If the papyrus fragment reflects religious writing copied from earlier texts, perhaps ones in the fourth century, it would speak to early Christian concerns about the role of the family in the early Church, which famously called upon its adherents to put aside family and civic loyalties, she suggests.
This is not evidence that Jesus was married. We don't know," King emphasized. "But early Christians were extremely interested in questions about whether they should be married or be celibate".
The internet is more than just a place most of us visit/create everyday, it is a cultural tool that is only rivaled by fire, agriculture, and refrigeration. We are only just beginning to see the benefits from access to the sum of all humanity knowledge has on the individual, but if the social media driven democratic revolutions, as messy as they are, are any this access will dramatically alter the course of humanity.
Freedom of action necessitates freedom of information, without access to free and transparently sourced information freedom of willful action cannot exist.
Therefore I would put FTTP at the bottom of that triangle, rather than Wifi. Especially considering it is one of the important criteria in my search for a house to buy. Internet access.
♀ A sepia print of an Indian woman, a Japanese woman and a woman from Syria, dated 1885. What do they have in common? Extraordinarily, each was the first licensed female medical doctor in their country of origin. They were trained at the Women's Medical College in Pennsylvania, the first of its kind in the country. This was a time before women had the right to vote. If they did attend college at all, it was at the risk of contracting "neuralgia, uterine disease, hysteria, and other derangements of the nervous system” (according to Harvard gynecologist Edward H. Clarke).
♀ An all-woman medical school was first proposed in 1846, supported by the Quakers and the feminist movement. Dr. Ellwood Harvey, one of the early teaching faculty, daringly smuggled out a slave, Ann Maria Weems, dressed as a male buggy driver, from right outside the White House. With his reward money, he bought his students a papier maché dissection mannequin. Eventually, poverty forced him to quit teaching, but he still helped out with odd jobs. What a magnificent man!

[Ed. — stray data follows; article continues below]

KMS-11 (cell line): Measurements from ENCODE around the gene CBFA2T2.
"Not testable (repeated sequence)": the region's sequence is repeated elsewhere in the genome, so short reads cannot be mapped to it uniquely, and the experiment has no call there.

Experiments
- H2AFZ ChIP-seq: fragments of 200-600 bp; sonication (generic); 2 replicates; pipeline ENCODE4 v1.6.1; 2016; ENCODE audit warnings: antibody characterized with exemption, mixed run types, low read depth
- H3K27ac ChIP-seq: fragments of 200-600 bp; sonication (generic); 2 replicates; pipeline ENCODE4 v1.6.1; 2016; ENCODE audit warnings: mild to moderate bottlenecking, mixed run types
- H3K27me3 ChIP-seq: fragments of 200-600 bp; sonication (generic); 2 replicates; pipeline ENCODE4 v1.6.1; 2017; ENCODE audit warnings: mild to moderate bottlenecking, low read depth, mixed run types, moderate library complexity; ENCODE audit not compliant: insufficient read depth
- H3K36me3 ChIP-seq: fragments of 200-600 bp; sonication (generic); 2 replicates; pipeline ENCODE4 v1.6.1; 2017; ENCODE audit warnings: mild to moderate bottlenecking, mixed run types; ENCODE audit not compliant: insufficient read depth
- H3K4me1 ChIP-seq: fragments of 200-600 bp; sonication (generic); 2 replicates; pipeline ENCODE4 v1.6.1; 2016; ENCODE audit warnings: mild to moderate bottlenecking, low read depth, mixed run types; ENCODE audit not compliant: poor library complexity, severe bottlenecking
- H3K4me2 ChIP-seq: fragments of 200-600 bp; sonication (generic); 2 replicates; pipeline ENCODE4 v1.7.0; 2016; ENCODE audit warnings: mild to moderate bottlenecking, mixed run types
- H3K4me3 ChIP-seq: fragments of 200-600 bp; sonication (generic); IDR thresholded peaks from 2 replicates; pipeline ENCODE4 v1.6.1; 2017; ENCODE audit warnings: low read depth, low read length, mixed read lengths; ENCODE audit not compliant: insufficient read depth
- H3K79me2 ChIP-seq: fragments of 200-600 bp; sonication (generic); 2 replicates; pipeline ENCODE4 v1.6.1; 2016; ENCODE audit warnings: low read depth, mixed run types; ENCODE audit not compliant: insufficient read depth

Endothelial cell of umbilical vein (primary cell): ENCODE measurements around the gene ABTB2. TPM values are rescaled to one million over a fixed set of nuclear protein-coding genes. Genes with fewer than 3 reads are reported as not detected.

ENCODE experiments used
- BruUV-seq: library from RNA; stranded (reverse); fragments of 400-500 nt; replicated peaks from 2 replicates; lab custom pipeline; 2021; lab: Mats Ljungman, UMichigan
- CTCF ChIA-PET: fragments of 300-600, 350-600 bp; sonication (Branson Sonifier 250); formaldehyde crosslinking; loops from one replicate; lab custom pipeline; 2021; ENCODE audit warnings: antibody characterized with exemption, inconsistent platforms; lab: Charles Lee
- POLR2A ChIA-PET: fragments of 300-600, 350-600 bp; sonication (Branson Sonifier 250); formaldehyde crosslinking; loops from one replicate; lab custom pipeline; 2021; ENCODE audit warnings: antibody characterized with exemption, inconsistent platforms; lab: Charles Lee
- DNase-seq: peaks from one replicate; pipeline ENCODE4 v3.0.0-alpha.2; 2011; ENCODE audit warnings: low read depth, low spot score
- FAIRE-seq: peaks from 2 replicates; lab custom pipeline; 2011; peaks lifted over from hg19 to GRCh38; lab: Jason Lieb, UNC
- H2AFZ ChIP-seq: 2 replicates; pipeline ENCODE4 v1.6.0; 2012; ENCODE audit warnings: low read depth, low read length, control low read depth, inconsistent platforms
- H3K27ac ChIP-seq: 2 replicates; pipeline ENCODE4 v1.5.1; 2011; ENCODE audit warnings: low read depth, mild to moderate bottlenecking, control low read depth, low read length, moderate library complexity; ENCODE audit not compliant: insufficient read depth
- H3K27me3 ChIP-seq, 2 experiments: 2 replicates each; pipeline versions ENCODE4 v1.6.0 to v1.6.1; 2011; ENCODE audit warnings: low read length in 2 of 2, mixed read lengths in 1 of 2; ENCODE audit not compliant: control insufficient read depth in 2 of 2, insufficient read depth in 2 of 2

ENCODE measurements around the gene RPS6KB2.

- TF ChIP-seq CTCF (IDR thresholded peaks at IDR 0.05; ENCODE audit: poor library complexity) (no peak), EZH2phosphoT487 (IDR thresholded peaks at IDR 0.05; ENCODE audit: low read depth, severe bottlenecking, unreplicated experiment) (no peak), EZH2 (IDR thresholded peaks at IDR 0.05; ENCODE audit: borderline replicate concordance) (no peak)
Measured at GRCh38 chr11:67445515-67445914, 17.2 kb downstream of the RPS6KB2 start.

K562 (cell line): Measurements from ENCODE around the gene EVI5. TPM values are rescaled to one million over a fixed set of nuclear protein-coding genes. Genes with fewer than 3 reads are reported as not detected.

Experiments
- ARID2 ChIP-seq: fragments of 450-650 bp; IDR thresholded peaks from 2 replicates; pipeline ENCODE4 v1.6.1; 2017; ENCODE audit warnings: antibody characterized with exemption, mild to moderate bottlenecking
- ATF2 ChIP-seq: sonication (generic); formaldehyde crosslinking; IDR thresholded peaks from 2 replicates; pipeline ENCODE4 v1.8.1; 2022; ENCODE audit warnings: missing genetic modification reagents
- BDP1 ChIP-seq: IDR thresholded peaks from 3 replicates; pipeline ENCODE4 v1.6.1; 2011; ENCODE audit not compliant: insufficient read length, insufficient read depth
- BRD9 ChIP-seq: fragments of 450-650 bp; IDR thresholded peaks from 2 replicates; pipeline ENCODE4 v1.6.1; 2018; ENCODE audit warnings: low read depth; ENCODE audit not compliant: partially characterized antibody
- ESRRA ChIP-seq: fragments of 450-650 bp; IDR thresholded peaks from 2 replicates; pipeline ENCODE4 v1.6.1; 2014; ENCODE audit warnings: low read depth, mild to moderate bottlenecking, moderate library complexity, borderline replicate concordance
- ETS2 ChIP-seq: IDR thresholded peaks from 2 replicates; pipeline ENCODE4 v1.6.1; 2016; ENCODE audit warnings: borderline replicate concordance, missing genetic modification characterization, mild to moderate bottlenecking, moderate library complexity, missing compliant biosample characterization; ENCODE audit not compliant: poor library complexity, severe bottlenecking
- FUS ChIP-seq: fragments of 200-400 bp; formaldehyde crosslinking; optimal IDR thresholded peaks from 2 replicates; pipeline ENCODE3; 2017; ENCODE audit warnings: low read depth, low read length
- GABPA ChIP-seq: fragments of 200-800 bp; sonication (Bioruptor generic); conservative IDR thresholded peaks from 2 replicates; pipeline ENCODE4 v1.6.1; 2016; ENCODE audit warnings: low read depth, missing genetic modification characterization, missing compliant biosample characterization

♀ Fate and fortune were to buffet Ms. Joshi's life. Married at age 9 to a man 11 years older, her husband turned out to be surprisingly progressive. After she lost her first child at age 14, she vowed to render to her "poor suffering country women the true medical aid they so sadly stand in need of and which they would rather die than accept at the hands of a male physician". She was first offered a scholarship by a missionary on condition that she converted to Christianity. When she demurred, a wealthy socialite from New Jersey stepped in and financed her education. She is believed to be the first Hindu woman to set foot on American soil. I didn't arrive until 1983 ;)
♀ Times were tough then. The fate of these three intrepid pioneers was a sad one. Joshi died of tuberculosis in India at the age of 21, without ever practicing. Fittingly, her husband sent her ashes back to America. Islambouli was not heard of again, likely because she was never allowed to practice in her home country. Although Okami rose to the position of head of gynecology at a Tokyo hospital, she resigned two years later when the Emperor of Japan refused to meet her because she was a woman.
♀ Times have changed. My own mother was married at the age of 13 to a man also 11 years her senior. My father recalls helping my mother with her geography homework in high school. She never did attend college, despite being a charismatic woman with quicksilver wit and efficiency. Little wonder then, when I was accepted into graduate school in the US, unmarried and 21 years young, my parents staunchly stood behind me against the dire predictions of friends and relatives ("She'll come back with a yellow haired American!" "Haven't you read Cosmopolitan magazine? They are all perverts there!"). Happily, I escaped perversion, earned my doctoral degree and even gained a supportive spouse of my own. In 2004, I became only the 103rd woman to be promoted to Professor in the 111-year history of the Johns Hopkins medical school, and the first in my department, the oldest Physiology department in the country. If I have seen further it is by standing on the shoulders of giants.
More reading: http://www.pri.org/stories/2013-07-15/historical-photos-circulating-depict-women-medical-pioneers
- MichaelsStocker, 2012 - present
- Corvallis AdvocateWriter, 2012 - present
- Oregon State UniversityJournalism, present
- CCC NAU2011
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